The real reason it is hard to do meta-policies is that there are plenty of non-moral value competing for my action decisions: I want to feel happy, safe, well fed, socially responsible and whatnot, and in any given situation some of these value may tug my action selection harder than my moral values. Aristotle had an important point: we learn to feel pleasure and discomfort with our moral actions. Maybe we can learn it so well that those values tend to win over the lesser or base ones. But we should not make our moral planning and learning too complicated to function effectively.

    • Carissa Veliz says:

      Thanks for your comment, Anders. It’s a good point that we can “cheat” by changing our views of what proper actions are in order to fit our actual behaviour. I don’t see any way around this, though, no matter what account of moral development we have. Some kind of honesty with oneself seems necessary to be able to evaluate one’s moral actions appropriately. I’m not sure this is a problem that is specific to the view I am presenting here.

      Regarding your description of reinforcement learning in morality, why can’t one get disappointed with one’s behaviour, rather than with oneself? I think this is the crucial point I want to make. Focusing on oneself is unhelpful. But it is definitely helpful to feel disappointment about wrong behaviour (I’m calling this regret). If you feel disappointed about the behaviour, then, as you say, you will be less likely to do the action that led to that disappointment. If your object of disappointment is your self (maybe we can use the word ‘personality’ here as a synonym), and people often conceptualize one’s self as a relatively static entity, then it will be harder to change the behaviour because you will be feeling that you have to change yourself.

  • Rob says:

    I’m skeptical. Feelings (including less than fully conscious ones) associated with *anticipation of* guilt-feeling may play a critical guiding role in moral life, which itself might depend on guilt-feeling occupying a non-trivial place in neurotypical mental economy.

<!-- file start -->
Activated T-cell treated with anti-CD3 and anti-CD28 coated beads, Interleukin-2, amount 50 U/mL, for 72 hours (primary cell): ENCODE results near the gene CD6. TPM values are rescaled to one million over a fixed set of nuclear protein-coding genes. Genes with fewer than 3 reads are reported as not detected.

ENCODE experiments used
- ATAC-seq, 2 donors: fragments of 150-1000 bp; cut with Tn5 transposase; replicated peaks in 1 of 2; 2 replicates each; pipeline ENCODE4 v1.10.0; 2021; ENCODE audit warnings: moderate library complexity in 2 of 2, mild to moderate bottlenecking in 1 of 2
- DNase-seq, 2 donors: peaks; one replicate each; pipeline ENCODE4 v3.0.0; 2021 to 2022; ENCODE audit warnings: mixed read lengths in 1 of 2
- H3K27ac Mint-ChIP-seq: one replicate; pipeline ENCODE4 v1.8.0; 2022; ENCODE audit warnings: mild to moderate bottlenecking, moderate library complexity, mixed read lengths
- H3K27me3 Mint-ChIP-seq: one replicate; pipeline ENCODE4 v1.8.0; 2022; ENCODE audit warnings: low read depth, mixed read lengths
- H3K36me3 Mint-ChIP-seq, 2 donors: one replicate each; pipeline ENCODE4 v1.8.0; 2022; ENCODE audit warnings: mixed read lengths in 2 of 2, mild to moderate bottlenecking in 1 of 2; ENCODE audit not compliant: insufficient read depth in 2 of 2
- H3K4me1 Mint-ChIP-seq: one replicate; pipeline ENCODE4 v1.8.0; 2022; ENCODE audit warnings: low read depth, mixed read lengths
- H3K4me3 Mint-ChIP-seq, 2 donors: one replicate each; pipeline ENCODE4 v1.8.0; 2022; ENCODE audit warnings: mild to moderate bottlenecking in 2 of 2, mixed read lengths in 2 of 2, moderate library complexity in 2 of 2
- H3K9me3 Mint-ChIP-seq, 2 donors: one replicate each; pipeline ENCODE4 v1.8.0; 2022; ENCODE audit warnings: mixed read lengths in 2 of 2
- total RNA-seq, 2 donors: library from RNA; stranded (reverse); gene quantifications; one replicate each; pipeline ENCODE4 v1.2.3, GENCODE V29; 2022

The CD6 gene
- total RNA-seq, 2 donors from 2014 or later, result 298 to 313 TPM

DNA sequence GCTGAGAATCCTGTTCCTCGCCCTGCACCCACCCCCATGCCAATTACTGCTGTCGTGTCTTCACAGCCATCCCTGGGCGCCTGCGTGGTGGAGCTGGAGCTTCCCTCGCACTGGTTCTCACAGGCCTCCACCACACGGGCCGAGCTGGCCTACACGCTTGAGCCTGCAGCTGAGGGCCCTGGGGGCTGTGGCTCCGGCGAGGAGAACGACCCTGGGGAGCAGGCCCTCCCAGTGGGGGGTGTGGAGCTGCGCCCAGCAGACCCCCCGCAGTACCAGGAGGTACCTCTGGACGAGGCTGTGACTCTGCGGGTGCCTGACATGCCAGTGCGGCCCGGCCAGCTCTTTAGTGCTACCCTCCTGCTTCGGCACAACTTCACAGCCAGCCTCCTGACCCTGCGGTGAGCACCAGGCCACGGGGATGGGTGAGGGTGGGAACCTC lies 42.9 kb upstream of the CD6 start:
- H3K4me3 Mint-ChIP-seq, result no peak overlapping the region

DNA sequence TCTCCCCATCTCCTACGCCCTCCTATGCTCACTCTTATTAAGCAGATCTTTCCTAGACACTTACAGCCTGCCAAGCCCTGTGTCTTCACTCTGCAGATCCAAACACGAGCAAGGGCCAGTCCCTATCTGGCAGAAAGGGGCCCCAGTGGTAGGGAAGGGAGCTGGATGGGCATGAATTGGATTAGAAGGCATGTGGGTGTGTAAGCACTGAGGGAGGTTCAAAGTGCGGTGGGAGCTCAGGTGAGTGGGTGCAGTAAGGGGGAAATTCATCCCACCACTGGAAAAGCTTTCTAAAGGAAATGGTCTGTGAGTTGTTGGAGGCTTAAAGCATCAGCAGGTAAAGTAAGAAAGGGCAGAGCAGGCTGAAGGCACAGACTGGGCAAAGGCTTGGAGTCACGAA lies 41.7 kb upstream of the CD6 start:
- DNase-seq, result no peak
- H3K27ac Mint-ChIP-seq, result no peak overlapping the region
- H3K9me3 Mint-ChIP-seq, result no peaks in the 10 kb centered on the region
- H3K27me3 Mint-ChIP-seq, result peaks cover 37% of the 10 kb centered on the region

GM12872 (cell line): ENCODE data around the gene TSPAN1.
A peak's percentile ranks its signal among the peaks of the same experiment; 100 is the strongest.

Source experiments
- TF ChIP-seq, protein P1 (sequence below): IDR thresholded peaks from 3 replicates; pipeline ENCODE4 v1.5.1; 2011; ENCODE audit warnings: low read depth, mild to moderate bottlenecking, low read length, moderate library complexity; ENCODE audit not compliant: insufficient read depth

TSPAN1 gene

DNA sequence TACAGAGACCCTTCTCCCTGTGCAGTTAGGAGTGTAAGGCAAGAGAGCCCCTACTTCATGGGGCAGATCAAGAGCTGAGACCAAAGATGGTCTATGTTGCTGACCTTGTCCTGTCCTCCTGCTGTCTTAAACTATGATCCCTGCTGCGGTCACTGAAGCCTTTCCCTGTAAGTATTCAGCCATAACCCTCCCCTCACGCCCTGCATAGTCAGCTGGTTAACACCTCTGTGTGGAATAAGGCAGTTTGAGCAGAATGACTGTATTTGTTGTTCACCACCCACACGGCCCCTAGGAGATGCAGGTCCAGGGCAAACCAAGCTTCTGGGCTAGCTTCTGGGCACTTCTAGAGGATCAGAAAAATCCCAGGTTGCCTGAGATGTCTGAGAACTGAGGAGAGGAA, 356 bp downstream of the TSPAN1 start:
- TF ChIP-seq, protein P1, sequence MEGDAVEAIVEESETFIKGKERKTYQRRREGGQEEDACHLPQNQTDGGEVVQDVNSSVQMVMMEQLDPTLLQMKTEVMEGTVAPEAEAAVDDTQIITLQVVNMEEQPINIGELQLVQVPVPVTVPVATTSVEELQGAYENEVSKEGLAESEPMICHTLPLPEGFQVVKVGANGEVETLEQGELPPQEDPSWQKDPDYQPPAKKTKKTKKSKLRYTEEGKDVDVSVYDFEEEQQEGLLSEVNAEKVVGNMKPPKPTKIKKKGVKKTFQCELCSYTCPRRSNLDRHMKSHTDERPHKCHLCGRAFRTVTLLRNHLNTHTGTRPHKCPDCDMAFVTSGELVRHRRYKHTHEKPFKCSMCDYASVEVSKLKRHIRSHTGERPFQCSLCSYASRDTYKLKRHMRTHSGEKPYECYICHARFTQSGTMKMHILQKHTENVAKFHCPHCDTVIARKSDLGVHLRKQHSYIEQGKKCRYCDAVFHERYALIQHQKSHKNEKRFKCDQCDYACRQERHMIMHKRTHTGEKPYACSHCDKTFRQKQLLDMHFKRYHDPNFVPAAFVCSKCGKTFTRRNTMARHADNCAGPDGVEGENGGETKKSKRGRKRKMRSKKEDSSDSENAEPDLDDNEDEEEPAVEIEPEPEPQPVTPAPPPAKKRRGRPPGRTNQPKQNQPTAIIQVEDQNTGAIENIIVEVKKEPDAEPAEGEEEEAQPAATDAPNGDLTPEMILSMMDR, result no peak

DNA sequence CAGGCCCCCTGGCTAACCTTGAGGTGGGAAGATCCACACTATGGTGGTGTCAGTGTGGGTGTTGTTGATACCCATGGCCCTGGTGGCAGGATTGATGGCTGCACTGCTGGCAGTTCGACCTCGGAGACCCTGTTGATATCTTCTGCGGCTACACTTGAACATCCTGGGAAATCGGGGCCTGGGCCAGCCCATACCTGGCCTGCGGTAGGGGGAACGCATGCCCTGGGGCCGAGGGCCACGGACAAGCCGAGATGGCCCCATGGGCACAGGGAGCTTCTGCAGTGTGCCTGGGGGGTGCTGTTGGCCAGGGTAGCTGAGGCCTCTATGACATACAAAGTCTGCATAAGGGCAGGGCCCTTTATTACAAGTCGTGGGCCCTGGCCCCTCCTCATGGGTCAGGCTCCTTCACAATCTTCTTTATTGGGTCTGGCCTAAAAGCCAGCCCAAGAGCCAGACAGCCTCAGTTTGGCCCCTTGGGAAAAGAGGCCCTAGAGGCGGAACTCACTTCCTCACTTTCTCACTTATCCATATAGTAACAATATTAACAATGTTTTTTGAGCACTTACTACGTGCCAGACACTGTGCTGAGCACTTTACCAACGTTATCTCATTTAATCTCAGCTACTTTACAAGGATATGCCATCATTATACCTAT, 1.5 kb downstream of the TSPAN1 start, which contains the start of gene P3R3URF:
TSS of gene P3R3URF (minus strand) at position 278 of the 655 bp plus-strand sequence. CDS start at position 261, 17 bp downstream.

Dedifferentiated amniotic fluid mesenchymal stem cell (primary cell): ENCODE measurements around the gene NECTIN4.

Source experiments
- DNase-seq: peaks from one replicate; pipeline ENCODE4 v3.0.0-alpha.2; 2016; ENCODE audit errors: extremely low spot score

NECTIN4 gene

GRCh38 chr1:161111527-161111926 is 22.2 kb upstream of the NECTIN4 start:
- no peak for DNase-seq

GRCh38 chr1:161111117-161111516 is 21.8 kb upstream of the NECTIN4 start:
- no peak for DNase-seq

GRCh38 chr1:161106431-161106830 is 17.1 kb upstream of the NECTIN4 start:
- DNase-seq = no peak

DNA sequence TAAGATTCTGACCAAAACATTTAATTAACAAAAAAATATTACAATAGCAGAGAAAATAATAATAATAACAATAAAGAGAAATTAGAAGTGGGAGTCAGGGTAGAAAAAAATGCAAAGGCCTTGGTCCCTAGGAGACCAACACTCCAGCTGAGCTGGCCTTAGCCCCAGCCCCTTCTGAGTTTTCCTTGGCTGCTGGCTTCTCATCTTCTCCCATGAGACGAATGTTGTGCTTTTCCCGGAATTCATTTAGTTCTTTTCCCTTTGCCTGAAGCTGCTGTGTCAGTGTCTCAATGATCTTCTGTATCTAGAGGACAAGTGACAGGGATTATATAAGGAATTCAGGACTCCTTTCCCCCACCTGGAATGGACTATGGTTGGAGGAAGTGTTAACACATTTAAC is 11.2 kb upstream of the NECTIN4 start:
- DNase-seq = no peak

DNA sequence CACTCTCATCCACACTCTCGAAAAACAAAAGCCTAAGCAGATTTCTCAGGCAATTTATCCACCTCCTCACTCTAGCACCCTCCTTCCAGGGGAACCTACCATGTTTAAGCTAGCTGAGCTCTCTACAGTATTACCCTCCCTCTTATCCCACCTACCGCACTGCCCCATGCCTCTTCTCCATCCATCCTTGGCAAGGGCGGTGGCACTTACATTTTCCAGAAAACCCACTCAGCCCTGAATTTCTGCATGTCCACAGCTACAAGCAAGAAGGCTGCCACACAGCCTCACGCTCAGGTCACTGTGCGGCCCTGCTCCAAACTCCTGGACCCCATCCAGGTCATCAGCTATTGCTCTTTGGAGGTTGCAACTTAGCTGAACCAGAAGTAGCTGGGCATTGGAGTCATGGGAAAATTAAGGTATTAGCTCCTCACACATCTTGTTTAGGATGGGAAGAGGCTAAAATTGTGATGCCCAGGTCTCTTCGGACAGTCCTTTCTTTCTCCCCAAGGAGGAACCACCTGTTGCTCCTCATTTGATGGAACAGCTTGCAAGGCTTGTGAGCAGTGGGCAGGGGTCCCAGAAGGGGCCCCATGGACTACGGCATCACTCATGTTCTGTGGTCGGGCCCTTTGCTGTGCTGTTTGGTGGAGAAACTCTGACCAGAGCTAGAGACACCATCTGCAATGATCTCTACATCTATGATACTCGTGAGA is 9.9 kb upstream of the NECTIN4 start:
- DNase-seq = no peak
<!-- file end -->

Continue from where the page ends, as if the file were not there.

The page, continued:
• Per says:

      Rob, I think you’re right that anticipation of a negative emotion plays an important role in the efficacy of the emotion as a guide to moral behavior. However, I think that there is evidence that regret, including moral regret, works in a similar way to guilt. Anticipating regret, like anticipating guilt, can motivate regret-avoiding behaviors. If that’s the case, then it seems an adequate replacement for guilt.

  • Azkyroth says:

    This is a good argument; however, I’ve seen enough authors use “guilt” to mean “regret” per your usage above (they tend to use “shame” to mean what you are expressing by “guilt” here) that I think this may be hard to get through as stated…

    • Carissa Véliz says:

      You are right about other authors using that terminology. I find it contrary to common usage and counterintuitive. I would be interested in what people who haven’t read about the topic find more intuitive as terminology.

      • Kaat says:

        The way I see it, they’re two very similar emotions, but they’re caused by a different ‘source’, so to say:
        Shame is linked to how you believe others will think of you (external).
        Guilt is linked to how you think of yourself (internal).

        You could feel ashamed for something, or ashamed at the idea of people finding out about something, without actually feeling guilty about it.

        I totally agree with 2 and four, I’ve met enough people who keep lamenting their mistakes without actually changing something about their behavior.

        • Carissa Véliz says:

          I think it is probably true that shame is external (although you could also feel shame by jsut imagining how others would think of you, even if you know no one will know about what you did) and guilt is internal in the way you describe them to be. While shame is probably important for morality, it might be even more important to have an internal element of judgment that is based on your own conscience and not on what others might think, and I think that role can be fulfilled by regret.